- Zhang JB, Kowal P, Chen X, Wang PG: Large-scale synthesis of Globotriose derivatives through recombinant E-coli. Org Biomol Chem. 2003, 1: 3048-3053. 10.1039/b304911f.View ArticleGoogle Scholar
- Antoine T, Bosso C, Heyraud A, Samain E: Large scale in vivo synthesis of Globotriose and globotetraose by high cell density culture of methabolically engineered Escherichia coli. Biochimie. 2005, 87: 197-203. 10.1016/j.biochi.2004.10.010.View ArticleGoogle Scholar
- Duclos RI: The total synthesis of ganglioside GM3. Carbohydr Res. 2000, 328: 489-507. 10.1016/S0008-6215(00)00121-X.View ArticleGoogle Scholar
- Nicolaou KC, Caulfield TJ, Katoaka H: Total synthesis of globotriaosylceramide (Gb3) and lysoglobotriaosylceramide (lysoGb3). Carbohydr Res. 1990, 202: 177-191. 10.1016/0008-6215(90)84079-A.View ArticleGoogle Scholar
- Kasuya MCZ, Ikeda M, Hashimoto K, Sato T, Hatanaka K: Effect of Anomeric Linkage on the Sialylation of Glycosides by Cells. J Carbohydr Chem. 2005, 24: 705-715. 10.1080/07328300500208107.View ArticleGoogle Scholar
- Brown JR, Fuster MM, Esko JD: Glycoside Decoys of Glycosylation. Trends Glycosci Glycotechnol. 2001, 13: 335-343.View ArticleGoogle Scholar
- Nakajima H, Miura , Yamagata T: Glycosylation of Amphipathic Lactoside Primers with Consequent Inhibition of Endogenous Glycosphingolipid Synthesis. J Biochem. 1998, 124: 148-156.View ArticleGoogle Scholar
- Kasuya MC, Wang L, Lee YC, Mitsuki M, Nakajima N, Sato T, Hatanaka K, Yamagata S, Yamagata T: Azido glycoside primer: a versatile building block for the biocombinatorial synthesis of glycosphingolipid analogues. Carbohydr Res. 2000, 329: 755-763. 10.1016/S0008-6215(00)00238-X.View ArticleGoogle Scholar
- Lingwood CA, Law H, Richardson S, Petric M, Brunton JL, Grandis SD, Marmali M: Glycolipid Binding of Purified and Recombinant Escherichia coli Produced Verotoxin in Vitro. J Biol Chem. 1987, 262: 8834-8839.Google Scholar
- Mastromario P, Cioè L, Rieti S, Orsi N: Role of membrane phospholipids and glycolipids in the Vero cell surface receptor for rubella virus. Med Microbiol Immunol. 1990, 179: 105-114.Google Scholar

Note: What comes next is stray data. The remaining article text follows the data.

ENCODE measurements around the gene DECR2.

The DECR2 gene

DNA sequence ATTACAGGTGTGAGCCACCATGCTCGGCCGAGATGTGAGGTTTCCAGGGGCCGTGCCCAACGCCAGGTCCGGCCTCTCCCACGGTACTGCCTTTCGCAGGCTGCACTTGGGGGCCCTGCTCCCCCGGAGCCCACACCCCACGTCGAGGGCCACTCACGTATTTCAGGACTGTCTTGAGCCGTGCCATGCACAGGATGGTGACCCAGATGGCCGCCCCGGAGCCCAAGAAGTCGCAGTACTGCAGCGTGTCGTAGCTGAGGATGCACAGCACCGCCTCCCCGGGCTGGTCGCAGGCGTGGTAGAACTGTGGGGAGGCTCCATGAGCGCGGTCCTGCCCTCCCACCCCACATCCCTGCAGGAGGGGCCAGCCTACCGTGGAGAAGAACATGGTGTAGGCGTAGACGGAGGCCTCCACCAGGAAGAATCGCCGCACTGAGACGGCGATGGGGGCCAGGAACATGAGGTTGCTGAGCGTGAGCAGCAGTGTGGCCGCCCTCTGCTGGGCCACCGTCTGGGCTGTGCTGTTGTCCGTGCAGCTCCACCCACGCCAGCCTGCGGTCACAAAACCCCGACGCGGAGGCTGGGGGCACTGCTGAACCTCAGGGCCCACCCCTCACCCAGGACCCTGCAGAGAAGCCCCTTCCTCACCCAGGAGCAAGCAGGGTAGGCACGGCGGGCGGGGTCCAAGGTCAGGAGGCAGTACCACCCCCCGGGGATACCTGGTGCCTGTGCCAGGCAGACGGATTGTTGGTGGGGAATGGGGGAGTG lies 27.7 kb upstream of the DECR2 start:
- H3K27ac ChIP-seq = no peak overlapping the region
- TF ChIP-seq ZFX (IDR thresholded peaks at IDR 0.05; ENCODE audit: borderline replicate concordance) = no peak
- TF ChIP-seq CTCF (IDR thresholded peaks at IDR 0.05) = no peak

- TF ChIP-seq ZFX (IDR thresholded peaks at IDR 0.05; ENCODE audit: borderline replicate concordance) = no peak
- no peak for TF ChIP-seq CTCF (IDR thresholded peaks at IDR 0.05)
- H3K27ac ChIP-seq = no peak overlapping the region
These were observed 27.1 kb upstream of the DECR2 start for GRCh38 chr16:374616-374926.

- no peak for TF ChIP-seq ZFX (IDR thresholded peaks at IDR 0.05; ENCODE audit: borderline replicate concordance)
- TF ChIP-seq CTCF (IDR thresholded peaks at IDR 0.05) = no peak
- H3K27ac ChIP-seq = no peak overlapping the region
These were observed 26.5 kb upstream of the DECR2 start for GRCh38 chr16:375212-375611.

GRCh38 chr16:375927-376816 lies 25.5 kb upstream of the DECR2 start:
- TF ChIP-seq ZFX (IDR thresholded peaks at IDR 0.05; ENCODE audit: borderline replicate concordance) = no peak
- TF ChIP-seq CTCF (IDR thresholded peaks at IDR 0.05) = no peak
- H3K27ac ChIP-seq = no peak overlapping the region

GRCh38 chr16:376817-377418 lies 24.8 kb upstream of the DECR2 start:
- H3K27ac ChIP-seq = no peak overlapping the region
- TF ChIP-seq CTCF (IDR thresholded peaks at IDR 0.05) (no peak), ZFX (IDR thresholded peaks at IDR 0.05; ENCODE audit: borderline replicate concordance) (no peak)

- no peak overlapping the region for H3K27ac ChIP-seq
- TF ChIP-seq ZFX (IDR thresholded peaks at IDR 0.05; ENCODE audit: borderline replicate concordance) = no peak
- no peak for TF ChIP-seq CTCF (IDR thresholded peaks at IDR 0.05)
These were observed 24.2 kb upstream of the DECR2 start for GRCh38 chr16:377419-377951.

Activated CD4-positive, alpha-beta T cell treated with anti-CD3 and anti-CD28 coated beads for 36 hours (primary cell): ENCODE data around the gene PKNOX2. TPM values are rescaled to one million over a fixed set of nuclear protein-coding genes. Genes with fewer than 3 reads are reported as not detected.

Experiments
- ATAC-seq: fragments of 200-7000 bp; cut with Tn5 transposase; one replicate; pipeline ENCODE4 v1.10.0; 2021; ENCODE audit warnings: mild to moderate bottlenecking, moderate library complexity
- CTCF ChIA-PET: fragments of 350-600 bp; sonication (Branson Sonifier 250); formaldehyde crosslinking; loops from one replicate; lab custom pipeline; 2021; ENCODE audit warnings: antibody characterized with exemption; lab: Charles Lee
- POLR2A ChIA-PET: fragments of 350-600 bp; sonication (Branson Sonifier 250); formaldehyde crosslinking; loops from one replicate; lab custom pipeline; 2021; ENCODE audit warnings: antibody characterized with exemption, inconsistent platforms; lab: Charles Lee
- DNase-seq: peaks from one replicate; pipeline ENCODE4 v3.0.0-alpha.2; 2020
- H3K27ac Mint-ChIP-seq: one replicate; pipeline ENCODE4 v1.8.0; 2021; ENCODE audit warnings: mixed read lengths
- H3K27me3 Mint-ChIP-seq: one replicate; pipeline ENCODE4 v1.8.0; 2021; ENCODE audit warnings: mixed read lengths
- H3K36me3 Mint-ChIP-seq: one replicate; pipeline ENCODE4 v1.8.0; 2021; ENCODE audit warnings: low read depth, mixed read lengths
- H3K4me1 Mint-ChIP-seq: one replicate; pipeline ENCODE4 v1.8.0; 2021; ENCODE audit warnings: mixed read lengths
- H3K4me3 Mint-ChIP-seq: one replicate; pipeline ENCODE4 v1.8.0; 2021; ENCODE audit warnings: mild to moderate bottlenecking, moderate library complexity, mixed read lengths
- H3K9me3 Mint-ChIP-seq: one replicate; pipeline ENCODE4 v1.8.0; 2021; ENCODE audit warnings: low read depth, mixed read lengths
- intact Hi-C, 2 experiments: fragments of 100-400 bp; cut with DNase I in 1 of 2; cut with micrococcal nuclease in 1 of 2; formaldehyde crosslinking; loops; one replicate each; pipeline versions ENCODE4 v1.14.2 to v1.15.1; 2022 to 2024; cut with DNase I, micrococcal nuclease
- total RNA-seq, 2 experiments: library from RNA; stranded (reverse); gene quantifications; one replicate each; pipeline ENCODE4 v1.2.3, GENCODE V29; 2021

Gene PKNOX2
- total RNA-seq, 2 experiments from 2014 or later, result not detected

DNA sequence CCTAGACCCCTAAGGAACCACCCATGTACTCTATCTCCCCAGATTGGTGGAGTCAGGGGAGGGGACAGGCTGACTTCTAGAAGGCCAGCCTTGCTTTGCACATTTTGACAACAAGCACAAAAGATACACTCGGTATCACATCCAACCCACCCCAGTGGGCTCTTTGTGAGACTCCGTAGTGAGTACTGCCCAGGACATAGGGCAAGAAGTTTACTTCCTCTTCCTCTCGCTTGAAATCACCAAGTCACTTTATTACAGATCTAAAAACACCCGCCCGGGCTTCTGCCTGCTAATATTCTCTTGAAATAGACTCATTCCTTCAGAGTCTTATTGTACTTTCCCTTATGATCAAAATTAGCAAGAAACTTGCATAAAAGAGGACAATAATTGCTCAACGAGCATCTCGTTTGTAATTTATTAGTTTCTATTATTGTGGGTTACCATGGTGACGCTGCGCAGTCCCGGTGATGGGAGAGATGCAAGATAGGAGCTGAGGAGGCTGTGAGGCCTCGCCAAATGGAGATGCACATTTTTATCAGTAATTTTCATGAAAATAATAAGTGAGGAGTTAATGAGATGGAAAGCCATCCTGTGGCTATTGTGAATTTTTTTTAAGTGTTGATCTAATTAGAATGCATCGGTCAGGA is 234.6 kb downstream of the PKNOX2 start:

- Keusch GT, Jacewicz M, Acheson DWK, Donohoue-rolfe A, Kane AV, Mccluer RH: Globotriaosylceramide, Gb3, Is an Alternative Functional Receptor for Shiga-like Toxin 2e. Infect Immun. 1995, 63: 1138-1141.Google Scholar
- Kasuya MCZ, Murozuka Y, Hatanaka K: Production of oligosaccharides by using cells with a view of constructing the functional nano-structure. Nanotechnol Carbohydr Chem. 2006, 23-42.Google Scholar
- Sugo K, Kato M, Ishikawa T, Yamamoto A, Ogawa T: Hydroxyapatite microcarrier (2). Tiss Cult Res Commun. 2006, 25: 113-118.Google Scholar
- Trabelsi K, Rourou S, Loukil H, Majoul S, Kallel H: Optimization of virus yield as a strategy to improve rabies vaccine production by Vero cells in a bioreactor. J Biotechnol. 2006, 121: 261-271. 10.1016/j.jbiotec.2005.07.018.View ArticleGoogle Scholar
- Zimmermann P, Bommer R, Bär T, Schmidt RR: Azidosphingosine glycosylation in glycosphingolipid synthesis. J Carbohydr Chem. 1998, 7: 435-452. 10.1080/07328308808058935.View ArticleGoogle Scholar
- Basu M, Moskal JR, Gardner DA, Basu S: Biosynthesis in vitro and the pattern of lectin binding. Biochem Biophys Res Commun. 1975, 66: 1380-1388. 10.1016/0006-291X(75)90512-4.View ArticleGoogle Scholar
- Kato T, Miyagawa A, Kasuya MCZ, Ito A, Hatanaka K: Purification by Centrifugal Partition Chromatography of amphiphilic compounds, glycolipids and pseudo-glycolipids synthesized by using cells. J Chromatogr AGoogle Scholar
This article is published under license to BioMed Central Ltd. This is an Open Access article distributed under the terms of the Creative Commons Attribution License (http://creativecommons.org/licenses/by/2.0), which permits unrestricted use, distribution, and reproduction in any medium, provided the original work is properly cited.